Saturday, October 27, 2012

Fourth and Fifth and Sixth Claims Counsel

In August 2009 I received a letter from my fourth claims counsel from Fidelity National Title Insurance Company responding to my Request for Assistance to the State of California Department of Insurance.  After a long conversation the new claims counsel agreed that the appraiser should have done a diminution-in-value rather than a cost-to-cure valuation and a new appraisal was ordered.

In mid-November 2009 the fourth claims counsel sent me an almost identical copy of what I felt to be the original misleading and erroneous appraisal.  The appraiser from Boise, Idaho re-evaluated the lost easement, without citing one property in the area with an entrance through a commercial property, and declared that the diminution-in-value was zero dollars ($0) for the loss of an almost mile long easement through private residential property.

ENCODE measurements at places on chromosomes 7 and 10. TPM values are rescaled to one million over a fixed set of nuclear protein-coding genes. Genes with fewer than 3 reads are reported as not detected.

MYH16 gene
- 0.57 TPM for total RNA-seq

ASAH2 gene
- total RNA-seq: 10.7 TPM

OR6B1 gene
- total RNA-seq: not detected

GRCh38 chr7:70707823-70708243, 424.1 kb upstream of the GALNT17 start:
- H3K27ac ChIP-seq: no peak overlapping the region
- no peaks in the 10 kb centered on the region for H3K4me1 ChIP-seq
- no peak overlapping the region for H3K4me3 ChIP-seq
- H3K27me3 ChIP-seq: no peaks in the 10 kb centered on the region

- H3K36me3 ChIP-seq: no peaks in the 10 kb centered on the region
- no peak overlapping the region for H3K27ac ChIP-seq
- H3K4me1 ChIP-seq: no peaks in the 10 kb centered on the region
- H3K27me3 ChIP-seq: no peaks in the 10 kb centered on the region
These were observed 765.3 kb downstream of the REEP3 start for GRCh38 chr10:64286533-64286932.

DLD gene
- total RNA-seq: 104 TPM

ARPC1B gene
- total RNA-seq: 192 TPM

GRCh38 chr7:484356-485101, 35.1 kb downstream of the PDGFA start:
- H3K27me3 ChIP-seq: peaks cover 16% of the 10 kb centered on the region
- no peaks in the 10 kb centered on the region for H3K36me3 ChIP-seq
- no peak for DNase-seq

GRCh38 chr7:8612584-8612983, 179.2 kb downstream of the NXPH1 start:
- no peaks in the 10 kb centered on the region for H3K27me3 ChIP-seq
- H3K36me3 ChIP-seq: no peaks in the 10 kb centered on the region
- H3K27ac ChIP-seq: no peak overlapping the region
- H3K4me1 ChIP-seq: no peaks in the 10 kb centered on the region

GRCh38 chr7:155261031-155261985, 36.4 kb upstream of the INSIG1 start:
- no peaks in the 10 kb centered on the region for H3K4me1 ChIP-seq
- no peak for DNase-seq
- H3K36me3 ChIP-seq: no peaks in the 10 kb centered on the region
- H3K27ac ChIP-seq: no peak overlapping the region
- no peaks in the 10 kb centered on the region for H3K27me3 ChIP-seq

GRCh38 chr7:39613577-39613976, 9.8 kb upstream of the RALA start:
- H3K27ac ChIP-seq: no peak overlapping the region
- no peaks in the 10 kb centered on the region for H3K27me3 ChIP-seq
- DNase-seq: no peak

In response to a Reconsideration Request, the fifth claims counsel wrote that the matter was concluded and closed but a few days later Fidelity National Title Insurance Company's Manager West Region wrote, "If you would like to provide us with an appraisal from a certified appraiser we would be more than willing to review it."